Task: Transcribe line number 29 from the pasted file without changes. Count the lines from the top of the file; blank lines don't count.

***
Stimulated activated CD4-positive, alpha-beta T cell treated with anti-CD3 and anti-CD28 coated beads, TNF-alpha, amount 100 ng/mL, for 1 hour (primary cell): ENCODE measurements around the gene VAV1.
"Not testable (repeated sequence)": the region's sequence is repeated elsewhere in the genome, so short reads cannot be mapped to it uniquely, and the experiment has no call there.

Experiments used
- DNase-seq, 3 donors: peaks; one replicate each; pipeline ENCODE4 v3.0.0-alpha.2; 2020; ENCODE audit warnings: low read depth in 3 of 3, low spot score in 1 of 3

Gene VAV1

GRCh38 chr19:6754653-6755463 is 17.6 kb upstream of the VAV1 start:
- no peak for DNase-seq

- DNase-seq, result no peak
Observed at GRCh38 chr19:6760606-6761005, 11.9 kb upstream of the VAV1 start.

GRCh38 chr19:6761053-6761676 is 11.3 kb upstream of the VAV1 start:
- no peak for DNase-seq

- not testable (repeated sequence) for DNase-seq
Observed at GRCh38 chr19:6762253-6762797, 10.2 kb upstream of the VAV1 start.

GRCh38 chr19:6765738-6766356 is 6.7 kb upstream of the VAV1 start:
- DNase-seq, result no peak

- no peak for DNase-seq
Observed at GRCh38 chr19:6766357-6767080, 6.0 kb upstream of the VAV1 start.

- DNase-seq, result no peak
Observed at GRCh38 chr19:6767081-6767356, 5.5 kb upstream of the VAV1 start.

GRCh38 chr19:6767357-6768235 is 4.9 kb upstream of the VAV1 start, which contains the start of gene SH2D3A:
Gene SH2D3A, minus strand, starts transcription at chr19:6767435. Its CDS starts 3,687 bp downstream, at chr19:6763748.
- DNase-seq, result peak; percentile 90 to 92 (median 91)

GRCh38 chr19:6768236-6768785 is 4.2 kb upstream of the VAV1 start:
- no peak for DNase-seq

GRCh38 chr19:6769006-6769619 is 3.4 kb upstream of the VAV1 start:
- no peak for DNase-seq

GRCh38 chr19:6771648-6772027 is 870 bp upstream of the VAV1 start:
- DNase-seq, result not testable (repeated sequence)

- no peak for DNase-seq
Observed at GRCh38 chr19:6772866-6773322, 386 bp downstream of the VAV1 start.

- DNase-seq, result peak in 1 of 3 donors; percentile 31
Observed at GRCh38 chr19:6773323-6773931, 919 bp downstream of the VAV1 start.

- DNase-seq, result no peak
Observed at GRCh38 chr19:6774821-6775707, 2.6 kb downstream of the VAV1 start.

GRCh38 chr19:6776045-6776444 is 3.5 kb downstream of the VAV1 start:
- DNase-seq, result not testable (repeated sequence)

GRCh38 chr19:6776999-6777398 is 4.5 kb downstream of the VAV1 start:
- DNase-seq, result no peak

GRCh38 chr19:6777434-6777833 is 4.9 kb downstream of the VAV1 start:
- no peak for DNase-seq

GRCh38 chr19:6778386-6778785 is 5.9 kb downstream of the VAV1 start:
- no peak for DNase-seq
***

- no peak for DNase-seq